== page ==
Minus a TV, a temporary bus shelter at S. 6th Street and the Nicollet Mall in downtown Minneapolis has most of the cozy comforts of your living room: pillows, books, board games, a clock, a rug and string lighting. [...]
High-traffic bus stops can be flash points for safety concerns, and projects like Living Room Station represent an opportunity to bring in creative thinkers and builders to improve the experiences for riders, passersby and neighbors — masstransitmag.com
So continues the space-age fantasy of humankind someday living successfully on the Red Planet, or undertaking expeditions to the far ends of the universe. In this spirit, NASA and America Makes' launched their 3D Printed Habitat Challenge late last year, wherein multi-disciplinary teams proposed...
Aesthetics is a primary concern for Ban—not despite, but especially in humanitarian scenarios. He believes that beauty is a basic need, an aspect of a person’s dignity. Erecting beautiful, if simple, structures can ensure that a refugee camp is not labeled a slum. So, when examining available materials in Kobe, he fussed about the color of the beer crates, choosing Asahi’s more neutral plastic bins over Kirin’s glaring red crates. — qz.com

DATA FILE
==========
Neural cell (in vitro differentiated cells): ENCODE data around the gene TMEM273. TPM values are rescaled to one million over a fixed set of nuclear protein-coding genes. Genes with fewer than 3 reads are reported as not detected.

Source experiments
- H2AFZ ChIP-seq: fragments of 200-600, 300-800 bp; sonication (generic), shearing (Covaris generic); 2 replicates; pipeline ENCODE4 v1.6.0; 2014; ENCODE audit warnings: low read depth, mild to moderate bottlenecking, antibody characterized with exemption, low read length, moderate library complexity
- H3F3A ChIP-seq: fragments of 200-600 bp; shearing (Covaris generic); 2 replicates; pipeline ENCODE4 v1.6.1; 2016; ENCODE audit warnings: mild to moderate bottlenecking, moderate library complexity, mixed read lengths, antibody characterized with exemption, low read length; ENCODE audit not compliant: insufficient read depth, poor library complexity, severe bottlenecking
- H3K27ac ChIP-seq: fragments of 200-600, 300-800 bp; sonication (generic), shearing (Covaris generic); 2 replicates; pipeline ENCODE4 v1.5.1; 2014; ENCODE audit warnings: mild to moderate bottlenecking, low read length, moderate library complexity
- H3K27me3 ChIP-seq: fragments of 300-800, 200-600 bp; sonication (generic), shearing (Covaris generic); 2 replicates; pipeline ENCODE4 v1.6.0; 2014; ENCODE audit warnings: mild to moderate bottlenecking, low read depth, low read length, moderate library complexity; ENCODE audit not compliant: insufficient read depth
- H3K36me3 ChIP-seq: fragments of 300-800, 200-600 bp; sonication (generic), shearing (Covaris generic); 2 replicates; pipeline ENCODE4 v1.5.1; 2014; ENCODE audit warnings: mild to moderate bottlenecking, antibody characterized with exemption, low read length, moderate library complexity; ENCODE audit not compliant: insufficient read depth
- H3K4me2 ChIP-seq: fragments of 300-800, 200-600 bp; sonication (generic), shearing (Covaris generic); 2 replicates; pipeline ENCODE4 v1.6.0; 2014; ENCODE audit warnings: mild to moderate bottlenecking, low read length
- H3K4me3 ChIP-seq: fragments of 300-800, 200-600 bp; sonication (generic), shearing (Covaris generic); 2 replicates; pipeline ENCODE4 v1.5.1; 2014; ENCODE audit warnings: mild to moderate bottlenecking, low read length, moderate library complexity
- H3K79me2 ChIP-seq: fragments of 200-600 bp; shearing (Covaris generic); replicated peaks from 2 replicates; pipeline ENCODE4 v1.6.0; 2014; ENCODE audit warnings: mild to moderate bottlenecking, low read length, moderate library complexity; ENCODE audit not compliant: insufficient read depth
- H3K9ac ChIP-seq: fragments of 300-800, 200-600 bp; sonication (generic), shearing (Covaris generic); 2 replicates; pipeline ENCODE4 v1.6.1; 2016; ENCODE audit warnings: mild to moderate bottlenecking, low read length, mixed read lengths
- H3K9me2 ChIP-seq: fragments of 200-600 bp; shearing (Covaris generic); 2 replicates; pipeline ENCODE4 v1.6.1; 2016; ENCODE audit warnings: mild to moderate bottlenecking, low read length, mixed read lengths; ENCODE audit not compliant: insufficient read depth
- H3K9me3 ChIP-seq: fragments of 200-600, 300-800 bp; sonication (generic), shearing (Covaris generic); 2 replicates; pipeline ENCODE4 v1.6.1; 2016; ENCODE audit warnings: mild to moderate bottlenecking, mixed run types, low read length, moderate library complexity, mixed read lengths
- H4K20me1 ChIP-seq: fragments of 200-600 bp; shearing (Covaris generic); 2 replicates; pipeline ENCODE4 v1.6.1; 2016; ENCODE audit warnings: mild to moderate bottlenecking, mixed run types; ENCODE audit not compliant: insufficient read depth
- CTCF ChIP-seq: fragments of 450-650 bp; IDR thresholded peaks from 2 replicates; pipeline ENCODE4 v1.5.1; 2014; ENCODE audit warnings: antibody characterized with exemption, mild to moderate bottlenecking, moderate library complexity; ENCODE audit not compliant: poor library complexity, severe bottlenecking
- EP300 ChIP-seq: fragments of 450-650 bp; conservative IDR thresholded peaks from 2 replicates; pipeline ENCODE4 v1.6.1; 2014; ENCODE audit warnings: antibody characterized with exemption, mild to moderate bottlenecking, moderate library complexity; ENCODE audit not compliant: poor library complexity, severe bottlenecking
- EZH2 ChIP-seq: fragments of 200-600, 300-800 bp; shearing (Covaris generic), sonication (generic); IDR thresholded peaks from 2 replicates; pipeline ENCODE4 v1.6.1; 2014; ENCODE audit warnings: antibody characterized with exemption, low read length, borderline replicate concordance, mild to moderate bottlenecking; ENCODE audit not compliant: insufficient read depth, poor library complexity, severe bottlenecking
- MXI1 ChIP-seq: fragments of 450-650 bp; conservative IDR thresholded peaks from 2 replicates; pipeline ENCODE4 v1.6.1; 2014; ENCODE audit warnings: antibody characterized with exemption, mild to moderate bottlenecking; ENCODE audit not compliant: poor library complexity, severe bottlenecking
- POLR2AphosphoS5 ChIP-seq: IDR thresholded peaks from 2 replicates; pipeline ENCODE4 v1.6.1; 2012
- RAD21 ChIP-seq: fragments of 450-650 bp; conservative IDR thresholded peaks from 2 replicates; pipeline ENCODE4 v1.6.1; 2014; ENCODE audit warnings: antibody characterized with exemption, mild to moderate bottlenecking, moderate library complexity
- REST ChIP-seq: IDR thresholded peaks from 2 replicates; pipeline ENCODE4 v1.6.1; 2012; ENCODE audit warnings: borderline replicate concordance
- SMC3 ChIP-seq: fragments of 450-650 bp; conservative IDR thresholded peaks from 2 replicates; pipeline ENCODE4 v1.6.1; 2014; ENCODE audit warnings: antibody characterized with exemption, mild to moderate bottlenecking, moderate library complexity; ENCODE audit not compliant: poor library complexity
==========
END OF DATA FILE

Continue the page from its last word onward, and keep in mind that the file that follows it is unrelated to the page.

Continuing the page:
Last week, Ban visited several U.S. cities on a brief lecture tour, captivating audiences with his thoughts about "the Temporary and the Monumental." Read Archinect's report from his Los Angeles lecture at LACMA here.
The Navigation Center is one of the most innovative homeless-help experiments being undertaken in the U.S. — meaning that when it opens the week of March 16 at an old high school at 16th and Mission streets, it will be watched not just by every homeless camper in the vicinity, but by aid agencies around the nation. [...]